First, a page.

Pitting can be filled using electroplating, and I'm sure I've touched on this before. The item gets a longer than normal/if at all, period in an acid copper bath. It's like using a spray filler and sanding back.
    Also remembering the plater doesn't know the tolerances, if any, he can work to. The building up of copper is fine, but when you come to reassemble your pieces it's likely they won't fit and/or you will have to use force, which can be detrimental to the plating as it may force it off. Adherence is the key when plating to make sure each layer takes. Going in and out of the acid copper with polishing (adding silicones) in between is a challenge. The poor polisher, that job sucks.
    Anyway, I suggest labeling each piece pointing out which areas you want that certain finish on and keeping a log of all your parts, yes they can end up in the bottom of a bath.
    But by the time the item gets to the polisher the label won't be there as it's been in a solution to strip back to it's original metal. You can photocopy/scan your items showing the specific areas you want attention paid to. This way by the time the polisher gets the item he knows what areas to concentrate on.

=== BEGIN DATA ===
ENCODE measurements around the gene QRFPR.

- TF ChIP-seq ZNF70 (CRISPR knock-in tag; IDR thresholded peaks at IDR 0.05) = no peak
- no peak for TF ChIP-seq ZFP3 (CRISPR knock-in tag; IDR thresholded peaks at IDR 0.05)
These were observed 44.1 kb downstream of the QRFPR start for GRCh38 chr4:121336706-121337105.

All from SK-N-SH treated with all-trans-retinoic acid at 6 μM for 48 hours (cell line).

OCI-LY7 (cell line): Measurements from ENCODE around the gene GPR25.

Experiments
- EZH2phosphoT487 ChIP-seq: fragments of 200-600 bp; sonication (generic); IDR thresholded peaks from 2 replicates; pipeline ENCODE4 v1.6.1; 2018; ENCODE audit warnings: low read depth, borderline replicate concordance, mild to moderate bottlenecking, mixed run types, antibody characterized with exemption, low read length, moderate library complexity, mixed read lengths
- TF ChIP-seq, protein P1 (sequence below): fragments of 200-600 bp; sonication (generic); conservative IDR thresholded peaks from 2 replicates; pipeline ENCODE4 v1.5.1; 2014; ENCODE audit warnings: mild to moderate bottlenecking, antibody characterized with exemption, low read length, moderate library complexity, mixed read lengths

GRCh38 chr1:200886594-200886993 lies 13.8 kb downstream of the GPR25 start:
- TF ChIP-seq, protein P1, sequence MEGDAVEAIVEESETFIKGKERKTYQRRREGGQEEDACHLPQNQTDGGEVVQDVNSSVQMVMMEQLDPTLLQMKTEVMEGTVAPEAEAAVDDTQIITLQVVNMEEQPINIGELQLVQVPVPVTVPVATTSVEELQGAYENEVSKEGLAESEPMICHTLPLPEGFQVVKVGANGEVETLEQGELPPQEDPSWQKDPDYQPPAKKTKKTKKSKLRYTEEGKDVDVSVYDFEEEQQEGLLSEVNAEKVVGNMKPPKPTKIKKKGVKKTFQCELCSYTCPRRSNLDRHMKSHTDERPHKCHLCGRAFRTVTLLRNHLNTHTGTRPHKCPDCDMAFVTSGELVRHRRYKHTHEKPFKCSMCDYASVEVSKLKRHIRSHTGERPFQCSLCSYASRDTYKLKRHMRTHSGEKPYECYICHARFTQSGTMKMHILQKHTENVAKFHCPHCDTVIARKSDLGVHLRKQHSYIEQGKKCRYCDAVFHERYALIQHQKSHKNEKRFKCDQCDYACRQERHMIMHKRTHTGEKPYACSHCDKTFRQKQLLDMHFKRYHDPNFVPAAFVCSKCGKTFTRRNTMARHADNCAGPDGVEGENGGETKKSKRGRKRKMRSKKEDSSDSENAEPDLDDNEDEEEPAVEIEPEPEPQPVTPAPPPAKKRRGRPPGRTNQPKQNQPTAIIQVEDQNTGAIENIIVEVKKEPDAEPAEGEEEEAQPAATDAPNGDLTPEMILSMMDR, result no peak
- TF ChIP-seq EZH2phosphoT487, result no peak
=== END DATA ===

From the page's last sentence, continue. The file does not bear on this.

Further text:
But wait, there's more.........
    You definitely sound like you know what youíre talking about Rich.
    And as far as Dougís stupid comment about you went for the cheapest quote so why was I expecting a good job? Dah yes I do expect a good job when I take a job to a commercial work shop that is supposed to specialise in that type of service, if it was me running that company I would have been ashamed of the product and results that were shipped back to the customer, I think I could have achieved better results by using one of those kits you buy off eBay. But I donít hold it against Doug because he says a lot of stupid comments on the forum that I donít agree with.
    And and donít we all get quotes to get the job done for the cheapest price? But that doesnít mean the quality should be compromised.
    The parts that I had done for Covergirl were done by Master platers of Melbourne and they by far were the cheapest quote that I got back by a long way in fact one of the other places were more than double the price for the same job.
    But when I received the parts back they were very well packed and looking at the finished product you would have thought they were brand new, I really couldnít fault them at all.